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Super Session: The Future of Fair Housing

November 10, 2018 08:58 AM

By Minjung Kim, PhD Student, Department of Public Administration and Policy, American University

Celebrating the 50th anniversary of the passage of the Fair Housing Act, The Future of Fair Housing Super Session was moderated by Katherine O’Regan from New York University.  It discussed the current status of the Fair Housing Act, including distributive homeownership and the future of housing policy.
Raphael Bostic from the Federal Reserve Bank of Atlanta discussed various topics related to the current challenges and the suggestions for the path that fair housing policy has to take. Bostic talked about how to use technology "reversely" to detect the new form of discrimination. Bostic also raised the issue of different housing decision-makers and argues that the communities need to fight for the decision on housing. From the government side, different voices need to be heard to make the fair housing more inclusive and effective. He also suggested gauging housing accessibility for nontraditional family households, in order to provide home ownership to people identified as marginalized or minorities. Bostic concluded by noting that innovation cannot be achieved instantly, but we need to make an effort for an incremental change.
Gustavo Velasquez of the Urban Institute talked about the theoretical benefits of gentrification, such as more integrated community; however, according to Velasquez, different actors need to play important roles to make it possible. Local governments should grant incentives to business partners for successfully implementing the fair housing act, so that the community builds more housings. In addition to local actors, data scientists and scholars should provide scientific evidence showing the policy is working.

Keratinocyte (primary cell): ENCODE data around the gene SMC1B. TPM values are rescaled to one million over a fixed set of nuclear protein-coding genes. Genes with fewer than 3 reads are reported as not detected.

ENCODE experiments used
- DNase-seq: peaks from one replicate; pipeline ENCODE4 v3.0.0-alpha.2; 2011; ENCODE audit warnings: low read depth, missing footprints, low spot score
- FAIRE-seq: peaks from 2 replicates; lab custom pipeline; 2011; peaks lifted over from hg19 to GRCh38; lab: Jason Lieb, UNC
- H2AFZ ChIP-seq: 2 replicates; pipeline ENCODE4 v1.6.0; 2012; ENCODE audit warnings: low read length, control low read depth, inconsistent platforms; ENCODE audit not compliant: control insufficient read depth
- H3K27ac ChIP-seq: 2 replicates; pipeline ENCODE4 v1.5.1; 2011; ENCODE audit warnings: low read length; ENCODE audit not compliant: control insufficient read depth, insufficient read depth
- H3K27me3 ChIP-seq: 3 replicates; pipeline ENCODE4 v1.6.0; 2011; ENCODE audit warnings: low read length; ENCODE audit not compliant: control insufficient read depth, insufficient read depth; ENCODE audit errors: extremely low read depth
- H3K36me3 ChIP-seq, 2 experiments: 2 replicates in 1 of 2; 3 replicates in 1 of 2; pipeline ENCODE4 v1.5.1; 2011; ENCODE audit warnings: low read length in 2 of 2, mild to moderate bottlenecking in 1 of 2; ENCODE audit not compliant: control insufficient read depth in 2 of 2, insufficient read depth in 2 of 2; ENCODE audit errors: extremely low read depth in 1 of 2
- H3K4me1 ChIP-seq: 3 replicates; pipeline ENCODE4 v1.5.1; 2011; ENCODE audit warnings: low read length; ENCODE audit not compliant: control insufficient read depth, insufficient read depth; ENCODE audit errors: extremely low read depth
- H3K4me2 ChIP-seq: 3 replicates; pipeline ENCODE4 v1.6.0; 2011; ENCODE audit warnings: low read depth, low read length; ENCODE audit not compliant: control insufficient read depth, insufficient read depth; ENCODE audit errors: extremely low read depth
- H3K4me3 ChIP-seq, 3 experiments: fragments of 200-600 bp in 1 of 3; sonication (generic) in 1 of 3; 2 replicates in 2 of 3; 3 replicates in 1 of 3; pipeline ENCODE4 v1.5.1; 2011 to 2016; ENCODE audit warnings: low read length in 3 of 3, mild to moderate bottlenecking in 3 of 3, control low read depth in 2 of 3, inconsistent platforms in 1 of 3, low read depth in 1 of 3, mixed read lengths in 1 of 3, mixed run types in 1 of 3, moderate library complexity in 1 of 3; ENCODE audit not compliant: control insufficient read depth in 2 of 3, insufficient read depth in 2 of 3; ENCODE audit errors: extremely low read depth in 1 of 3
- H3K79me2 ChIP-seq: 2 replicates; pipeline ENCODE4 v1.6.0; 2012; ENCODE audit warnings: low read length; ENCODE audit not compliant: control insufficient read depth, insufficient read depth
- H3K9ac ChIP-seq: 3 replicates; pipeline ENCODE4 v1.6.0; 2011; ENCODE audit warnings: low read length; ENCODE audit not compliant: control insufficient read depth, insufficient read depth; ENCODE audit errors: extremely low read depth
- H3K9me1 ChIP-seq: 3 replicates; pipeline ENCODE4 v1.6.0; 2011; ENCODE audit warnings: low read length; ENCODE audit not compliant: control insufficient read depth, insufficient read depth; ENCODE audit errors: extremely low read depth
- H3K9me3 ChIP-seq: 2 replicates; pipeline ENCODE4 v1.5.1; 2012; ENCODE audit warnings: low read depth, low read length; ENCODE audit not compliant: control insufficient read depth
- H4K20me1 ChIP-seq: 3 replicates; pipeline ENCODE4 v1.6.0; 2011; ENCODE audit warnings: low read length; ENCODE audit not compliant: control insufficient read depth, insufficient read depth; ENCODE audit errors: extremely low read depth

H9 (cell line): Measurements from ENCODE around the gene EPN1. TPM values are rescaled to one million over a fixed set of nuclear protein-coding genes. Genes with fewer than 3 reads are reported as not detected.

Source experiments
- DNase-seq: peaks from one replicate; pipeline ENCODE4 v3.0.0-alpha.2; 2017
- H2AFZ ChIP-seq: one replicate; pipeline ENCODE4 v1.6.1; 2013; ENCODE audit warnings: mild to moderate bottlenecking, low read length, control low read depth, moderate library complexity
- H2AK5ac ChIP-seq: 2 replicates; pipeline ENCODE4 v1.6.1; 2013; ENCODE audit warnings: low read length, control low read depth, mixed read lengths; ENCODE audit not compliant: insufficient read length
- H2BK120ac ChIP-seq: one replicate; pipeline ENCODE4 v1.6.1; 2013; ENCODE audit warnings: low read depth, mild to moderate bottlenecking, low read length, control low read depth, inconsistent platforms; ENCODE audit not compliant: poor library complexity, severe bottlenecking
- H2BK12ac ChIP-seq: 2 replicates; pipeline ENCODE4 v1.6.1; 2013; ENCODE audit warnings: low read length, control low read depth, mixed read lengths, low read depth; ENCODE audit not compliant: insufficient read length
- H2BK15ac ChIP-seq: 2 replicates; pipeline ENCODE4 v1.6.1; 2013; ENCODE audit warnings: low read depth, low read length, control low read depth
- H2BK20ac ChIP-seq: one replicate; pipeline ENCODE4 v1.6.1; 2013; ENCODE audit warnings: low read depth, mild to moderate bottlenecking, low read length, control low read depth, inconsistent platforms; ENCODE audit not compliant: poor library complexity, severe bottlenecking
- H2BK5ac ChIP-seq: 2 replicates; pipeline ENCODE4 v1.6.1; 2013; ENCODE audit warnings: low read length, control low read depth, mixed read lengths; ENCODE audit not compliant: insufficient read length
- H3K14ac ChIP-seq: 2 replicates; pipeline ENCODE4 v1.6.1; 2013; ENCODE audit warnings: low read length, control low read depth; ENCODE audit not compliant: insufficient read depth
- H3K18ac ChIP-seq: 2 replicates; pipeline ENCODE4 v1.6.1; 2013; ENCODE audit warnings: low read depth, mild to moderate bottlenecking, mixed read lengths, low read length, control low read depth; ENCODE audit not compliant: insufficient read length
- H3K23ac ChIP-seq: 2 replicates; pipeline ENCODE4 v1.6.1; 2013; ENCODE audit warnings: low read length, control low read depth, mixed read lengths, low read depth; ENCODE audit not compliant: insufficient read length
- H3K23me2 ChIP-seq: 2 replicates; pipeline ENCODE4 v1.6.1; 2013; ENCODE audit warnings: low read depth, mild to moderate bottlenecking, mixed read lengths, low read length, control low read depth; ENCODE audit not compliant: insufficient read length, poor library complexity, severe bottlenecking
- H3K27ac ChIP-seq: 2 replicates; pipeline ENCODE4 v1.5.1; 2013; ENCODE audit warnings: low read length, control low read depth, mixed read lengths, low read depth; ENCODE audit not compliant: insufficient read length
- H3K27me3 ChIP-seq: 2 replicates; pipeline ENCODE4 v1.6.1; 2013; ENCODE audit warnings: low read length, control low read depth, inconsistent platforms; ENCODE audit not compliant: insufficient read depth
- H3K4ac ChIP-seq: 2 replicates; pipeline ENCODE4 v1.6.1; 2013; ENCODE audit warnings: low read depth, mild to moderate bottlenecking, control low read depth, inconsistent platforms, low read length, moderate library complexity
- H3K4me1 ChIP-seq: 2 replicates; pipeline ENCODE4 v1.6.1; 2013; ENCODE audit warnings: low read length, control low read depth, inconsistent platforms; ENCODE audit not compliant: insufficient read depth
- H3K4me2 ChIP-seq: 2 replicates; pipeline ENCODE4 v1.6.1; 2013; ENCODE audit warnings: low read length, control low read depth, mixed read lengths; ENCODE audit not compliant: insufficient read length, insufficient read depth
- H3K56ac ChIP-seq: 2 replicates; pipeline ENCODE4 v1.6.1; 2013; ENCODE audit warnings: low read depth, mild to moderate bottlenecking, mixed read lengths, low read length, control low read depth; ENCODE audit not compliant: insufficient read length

Anna Maria Farias, Assistant Secretary of Housing and Urban Development (HUD) for Fair Housing and Equal Opportunity, gave many personal examples from her very own hometown, San Antonio, TX, how business actors exacerbated the housing situation. Farias also provided what HUD is doing currently to promote the Fair Housing Act, balancing the discussion between academic perspective and the practical perspective.
Megan Haberle from Poverty and Race Research Action Council argued for the need to emphasize the role of community in the issue of gentrification and resegregation. Communities are also significant in terms of building regulatory housing system by restoring finances for a household. Current housing policy is led mainly by local and state level government, but the federal government should share power with the local and state government, in Megan's final estimation.


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